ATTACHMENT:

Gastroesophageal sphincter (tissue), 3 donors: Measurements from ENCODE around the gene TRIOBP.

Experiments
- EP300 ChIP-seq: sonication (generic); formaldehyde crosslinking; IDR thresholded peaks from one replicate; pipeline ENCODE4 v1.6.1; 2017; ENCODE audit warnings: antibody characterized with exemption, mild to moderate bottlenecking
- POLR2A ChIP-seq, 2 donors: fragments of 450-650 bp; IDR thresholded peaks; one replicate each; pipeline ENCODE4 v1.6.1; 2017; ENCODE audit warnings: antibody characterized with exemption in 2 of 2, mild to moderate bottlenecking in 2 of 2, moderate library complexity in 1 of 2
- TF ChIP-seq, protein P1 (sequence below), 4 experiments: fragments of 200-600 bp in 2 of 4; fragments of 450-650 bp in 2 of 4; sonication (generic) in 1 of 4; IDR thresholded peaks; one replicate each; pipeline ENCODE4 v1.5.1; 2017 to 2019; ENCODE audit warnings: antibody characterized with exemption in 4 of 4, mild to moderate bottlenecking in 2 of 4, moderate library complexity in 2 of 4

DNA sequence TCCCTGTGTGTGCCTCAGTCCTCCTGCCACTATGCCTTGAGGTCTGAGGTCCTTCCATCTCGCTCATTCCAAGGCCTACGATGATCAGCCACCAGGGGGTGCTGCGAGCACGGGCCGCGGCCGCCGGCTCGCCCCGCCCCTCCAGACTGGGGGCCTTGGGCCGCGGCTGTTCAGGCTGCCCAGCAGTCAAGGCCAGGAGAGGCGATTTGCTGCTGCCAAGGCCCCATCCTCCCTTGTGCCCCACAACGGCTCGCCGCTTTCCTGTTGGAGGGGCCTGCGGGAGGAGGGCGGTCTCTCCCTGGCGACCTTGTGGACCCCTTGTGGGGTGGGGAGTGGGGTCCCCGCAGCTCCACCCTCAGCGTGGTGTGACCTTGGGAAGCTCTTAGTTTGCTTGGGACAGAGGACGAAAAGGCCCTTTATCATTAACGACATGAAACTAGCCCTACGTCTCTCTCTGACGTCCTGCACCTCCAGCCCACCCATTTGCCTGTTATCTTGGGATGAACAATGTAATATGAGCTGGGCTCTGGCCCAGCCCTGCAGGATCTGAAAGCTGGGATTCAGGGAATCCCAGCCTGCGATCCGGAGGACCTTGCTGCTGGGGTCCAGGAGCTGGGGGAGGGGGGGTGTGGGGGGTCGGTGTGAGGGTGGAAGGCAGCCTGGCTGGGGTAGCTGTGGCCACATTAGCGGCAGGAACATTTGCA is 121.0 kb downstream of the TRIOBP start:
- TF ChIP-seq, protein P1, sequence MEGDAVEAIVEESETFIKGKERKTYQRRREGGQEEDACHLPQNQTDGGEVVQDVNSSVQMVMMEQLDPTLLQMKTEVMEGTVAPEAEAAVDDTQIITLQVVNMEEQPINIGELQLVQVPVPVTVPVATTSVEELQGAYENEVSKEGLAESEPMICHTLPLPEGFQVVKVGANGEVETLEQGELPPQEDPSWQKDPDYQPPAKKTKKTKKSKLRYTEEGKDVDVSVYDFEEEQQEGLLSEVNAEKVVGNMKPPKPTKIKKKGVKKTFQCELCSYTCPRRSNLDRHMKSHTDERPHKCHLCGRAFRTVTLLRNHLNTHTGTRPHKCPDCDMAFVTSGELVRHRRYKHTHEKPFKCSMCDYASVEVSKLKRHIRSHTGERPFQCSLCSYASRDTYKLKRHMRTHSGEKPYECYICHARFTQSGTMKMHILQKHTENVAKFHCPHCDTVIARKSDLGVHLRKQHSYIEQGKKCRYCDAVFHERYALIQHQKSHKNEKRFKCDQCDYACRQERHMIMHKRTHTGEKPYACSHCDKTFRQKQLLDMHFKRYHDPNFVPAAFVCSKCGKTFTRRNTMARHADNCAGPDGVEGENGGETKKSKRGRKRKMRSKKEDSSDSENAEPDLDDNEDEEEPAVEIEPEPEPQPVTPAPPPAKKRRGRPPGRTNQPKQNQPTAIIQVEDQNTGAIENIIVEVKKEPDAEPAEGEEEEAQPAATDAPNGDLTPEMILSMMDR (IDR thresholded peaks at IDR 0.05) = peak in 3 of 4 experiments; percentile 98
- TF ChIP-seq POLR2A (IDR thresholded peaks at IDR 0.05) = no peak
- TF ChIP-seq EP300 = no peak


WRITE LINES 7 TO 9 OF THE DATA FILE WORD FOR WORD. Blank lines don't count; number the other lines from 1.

- TF ChIP-seq, protein P1, sequence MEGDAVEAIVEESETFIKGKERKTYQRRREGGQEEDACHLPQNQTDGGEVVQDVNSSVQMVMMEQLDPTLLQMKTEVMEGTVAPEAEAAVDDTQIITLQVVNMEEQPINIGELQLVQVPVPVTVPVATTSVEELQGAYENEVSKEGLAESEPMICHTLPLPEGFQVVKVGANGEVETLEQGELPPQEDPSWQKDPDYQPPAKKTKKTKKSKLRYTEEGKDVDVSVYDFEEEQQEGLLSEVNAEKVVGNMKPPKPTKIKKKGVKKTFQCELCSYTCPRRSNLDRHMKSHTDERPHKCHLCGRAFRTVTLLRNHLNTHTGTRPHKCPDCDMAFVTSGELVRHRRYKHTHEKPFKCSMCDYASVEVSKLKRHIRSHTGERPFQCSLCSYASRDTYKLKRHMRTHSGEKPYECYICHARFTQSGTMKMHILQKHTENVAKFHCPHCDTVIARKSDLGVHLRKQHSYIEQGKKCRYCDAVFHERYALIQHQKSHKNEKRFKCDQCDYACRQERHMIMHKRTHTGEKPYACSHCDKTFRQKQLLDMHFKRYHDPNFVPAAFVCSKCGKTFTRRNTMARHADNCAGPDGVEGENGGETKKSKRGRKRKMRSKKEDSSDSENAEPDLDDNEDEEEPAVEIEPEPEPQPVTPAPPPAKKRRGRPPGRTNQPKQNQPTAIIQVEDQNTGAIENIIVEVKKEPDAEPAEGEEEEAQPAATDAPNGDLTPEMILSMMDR (IDR thresholded peaks at IDR 0.05) = peak in 3 of 4 experiments; percentile 98
- TF ChIP-seq POLR2A (IDR thresholded peaks at IDR 0.05) = no peak
- TF ChIP-seq EP300 = no peak